Full Text Available The results of an experiment aimed at evaluating the effects of the ionosphere on GPS positioning applications are presented in this paper. Specifically, the study, based upon a differential approach, was conducted utilizing GPS measurements acquired by various receivers located at increasing inter-distances. The experimental research was developed upon the basis of two groups of baselines: the first group is comprised of "short" baselines (less than 10 km; the second group is characterized by greater distances (up to 90 km. The obtained results were compared either upon the basis of the geometric characteristics, for six different baseline lengths, using 24 hours of data, or upon temporal variations, by examining two periods of varying intensity in ionospheric activity respectively coinciding with the maximum of the 23 solar cycle and in conditions of low ionospheric activity. The analysis revealed variations in terms of inter-distance as well as different performances primarily owing to temporal modifications in the state of the ionosphere.

  13. Ionospheric precursors for crustal earthquakes in Italy

    L. Perrone


    Full Text Available Crustal earthquakes with magnitude 6.0>M≥5.5 observed in Italy for the period 1979–2009 including the last one at L'Aquila on 6 April 2009 were considered to check if the earlier obtained relationships for ionospheric precursors for strong Japanese earthquakes are valid for the Italian moderate earthquakes. The ionospheric precursors are based on the observed variations of the sporadic E-layer parameters (h'Es, fbEs and foF2 at the ionospheric station Rome. Empirical dependencies for the seismo-ionospheric disturbances relating the earthquake magnitude and the epicenter distance are obtained and they have been shown to be similar to those obtained earlier for Japanese earthquakes. The dependences indicate the process of spreading the disturbance from the epicenter towards periphery during the earthquake preparation process. Large lead times for the precursor occurrence (up to 34 days for M=5.8–5.9 tells about a prolong preparation period. A possibility of using the obtained relationships for the earthquakes prediction is discussed.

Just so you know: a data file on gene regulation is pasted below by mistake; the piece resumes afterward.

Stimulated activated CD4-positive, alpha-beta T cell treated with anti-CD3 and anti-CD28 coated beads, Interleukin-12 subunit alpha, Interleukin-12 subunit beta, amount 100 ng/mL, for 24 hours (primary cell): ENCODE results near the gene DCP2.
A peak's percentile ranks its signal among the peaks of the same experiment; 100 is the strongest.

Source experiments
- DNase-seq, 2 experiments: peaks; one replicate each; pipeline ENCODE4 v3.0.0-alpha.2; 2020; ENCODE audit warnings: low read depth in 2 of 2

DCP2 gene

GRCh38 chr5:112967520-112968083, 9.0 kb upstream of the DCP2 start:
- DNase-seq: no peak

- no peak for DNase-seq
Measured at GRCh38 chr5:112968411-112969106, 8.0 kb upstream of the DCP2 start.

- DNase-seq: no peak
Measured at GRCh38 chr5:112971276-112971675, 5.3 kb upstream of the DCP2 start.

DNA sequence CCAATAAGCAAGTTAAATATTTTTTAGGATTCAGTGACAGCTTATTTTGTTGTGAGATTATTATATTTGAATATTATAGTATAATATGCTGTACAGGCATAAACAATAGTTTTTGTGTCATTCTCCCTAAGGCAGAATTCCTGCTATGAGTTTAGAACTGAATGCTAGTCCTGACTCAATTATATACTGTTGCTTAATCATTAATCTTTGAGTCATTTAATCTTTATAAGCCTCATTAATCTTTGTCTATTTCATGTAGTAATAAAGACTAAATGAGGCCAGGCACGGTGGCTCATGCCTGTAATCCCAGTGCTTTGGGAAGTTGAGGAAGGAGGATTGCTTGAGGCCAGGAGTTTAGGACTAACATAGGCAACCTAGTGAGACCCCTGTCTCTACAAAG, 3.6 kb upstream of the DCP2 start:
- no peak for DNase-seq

14. Method for Canceling Ionospheric Doppler Effect

    Vessot, R. F. C.


    Unified transponder system with hydrogen-maser oscillators at both stations can compensate for both motional and ionospheric components of Doppler shift. Appropriate choices of frequency shift in output of mixer m3. System exploits proportionality between dispersive component of frequency shift and reciprocal of frequency to achieve cancellation of dispersive component at output.

  15. MIRI: Comparison of Mars Express MARSIS ionospheric data with a global climate model

    Gonzalez-Galindo, Francisco; Forget, Francois; Gurnett, Donald; Lopez-Valverde, Miguel; Morgan, David D.; Nemec, Frantisek; Chaufray, Jean-Yves; Diéval, Catherine


    Observations and computational models are the two fundamental stones of our current knowledge of the Martian atmosphere, and both are expected to contribute to the MIRI effort. Data-model comparisons are thus necessary to identify possible bias in the models and to complement the information provided by the observations. Here we present the comparison of the ionosphere determined from Mars Express MARSIS AIS observations with that simulated by a ground-to-exosphere Global Climate Model for Mars, the LMD-MGCM. We focus the comparison on the density and altitude of the main ionospheric peak. In general, the observed latitudinal and solar zenith angle variability of these parameters is well reproduced by the model, although the model tends to slightly underestimate both the electron density and altitude of the peak. The model predicts also a latitudinal variability of the peak electron density that is not observed. We will discuss the different factors affecting the predicted ionosphere, and emphasize the importance of a good knowledge of the electronic temperature in producing a correct representation of the ionosphere by the model.